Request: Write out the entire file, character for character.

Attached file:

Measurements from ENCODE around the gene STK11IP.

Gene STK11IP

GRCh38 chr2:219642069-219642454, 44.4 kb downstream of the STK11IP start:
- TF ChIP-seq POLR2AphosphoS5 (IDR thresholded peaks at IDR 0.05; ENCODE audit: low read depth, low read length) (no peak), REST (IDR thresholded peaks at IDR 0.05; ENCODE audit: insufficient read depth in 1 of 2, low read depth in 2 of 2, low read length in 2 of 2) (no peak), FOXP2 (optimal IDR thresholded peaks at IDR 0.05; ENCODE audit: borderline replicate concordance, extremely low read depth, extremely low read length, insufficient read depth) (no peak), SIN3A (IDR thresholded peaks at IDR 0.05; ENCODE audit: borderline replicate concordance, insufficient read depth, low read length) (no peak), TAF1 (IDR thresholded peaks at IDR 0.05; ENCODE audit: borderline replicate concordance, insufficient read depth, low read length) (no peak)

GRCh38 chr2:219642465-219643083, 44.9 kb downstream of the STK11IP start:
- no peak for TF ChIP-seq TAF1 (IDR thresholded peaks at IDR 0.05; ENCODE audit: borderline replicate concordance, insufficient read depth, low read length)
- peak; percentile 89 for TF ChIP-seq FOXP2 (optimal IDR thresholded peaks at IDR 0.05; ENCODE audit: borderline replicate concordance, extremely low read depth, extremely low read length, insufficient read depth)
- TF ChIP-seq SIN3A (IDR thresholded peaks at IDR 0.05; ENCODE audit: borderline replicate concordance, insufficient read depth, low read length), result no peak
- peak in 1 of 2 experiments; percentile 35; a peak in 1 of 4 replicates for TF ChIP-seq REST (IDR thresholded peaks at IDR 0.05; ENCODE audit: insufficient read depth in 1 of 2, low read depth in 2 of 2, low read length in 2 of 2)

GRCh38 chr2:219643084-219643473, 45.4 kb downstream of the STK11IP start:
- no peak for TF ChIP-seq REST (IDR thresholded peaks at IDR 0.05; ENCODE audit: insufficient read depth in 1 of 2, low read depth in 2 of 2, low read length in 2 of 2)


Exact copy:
Measurements from ENCODE around the gene STK11IP.

Gene STK11IP

GRCh38 chr2:219642069-219642454, 44.4 kb downstream of the STK11IP start:
- TF ChIP-seq POLR2AphosphoS5 (IDR thresholded peaks at IDR 0.05; ENCODE audit: low read depth, low read length) (no peak), REST (IDR thresholded peaks at IDR 0.05; ENCODE audit: insufficient read depth in 1 of 2, low read depth in 2 of 2, low read length in 2 of 2) (no peak), FOXP2 (optimal IDR thresholded peaks at IDR 0.05; ENCODE audit: borderline replicate concordance, extremely low read depth, extremely low read length, insufficient read depth) (no peak), SIN3A (IDR thresholded peaks at IDR 0.05; ENCODE audit: borderline replicate concordance, insufficient read depth, low read length) (no peak), TAF1 (IDR thresholded peaks at IDR 0.05; ENCODE audit: borderline replicate concordance, insufficient read depth, low read length) (no peak)

GRCh38 chr2:219642465-219643083, 44.9 kb downstream of the STK11IP start:
- no peak for TF ChIP-seq TAF1 (IDR thresholded peaks at IDR 0.05; ENCODE audit: borderline replicate concordance, insufficient read depth, low read length)
- peak; percentile 89 for TF ChIP-seq FOXP2 (optimal IDR thresholded peaks at IDR 0.05; ENCODE audit: borderline replicate concordance, extremely low read depth, extremely low read length, insufficient read depth)
- TF ChIP-seq SIN3A (IDR thresholded peaks at IDR 0.05; ENCODE audit: borderline replicate concordance, insufficient read depth, low read length), result no peak
- peak in 1 of 2 experiments; percentile 35; a peak in 1 of 4 replicates for TF ChIP-seq REST (IDR thresholded peaks at IDR 0.05; ENCODE audit: insufficient read depth in 1 of 2, low read depth in 2 of 2, low read length in 2 of 2)

GRCh38 chr2:219643084-219643473, 45.4 kb downstream of the STK11IP start:
- no peak for TF ChIP-seq REST (IDR thresholded peaks at IDR 0.05; ENCODE audit: insufficient read depth in 1 of 2, low read depth in 2 of 2, low read length in 2 of 2)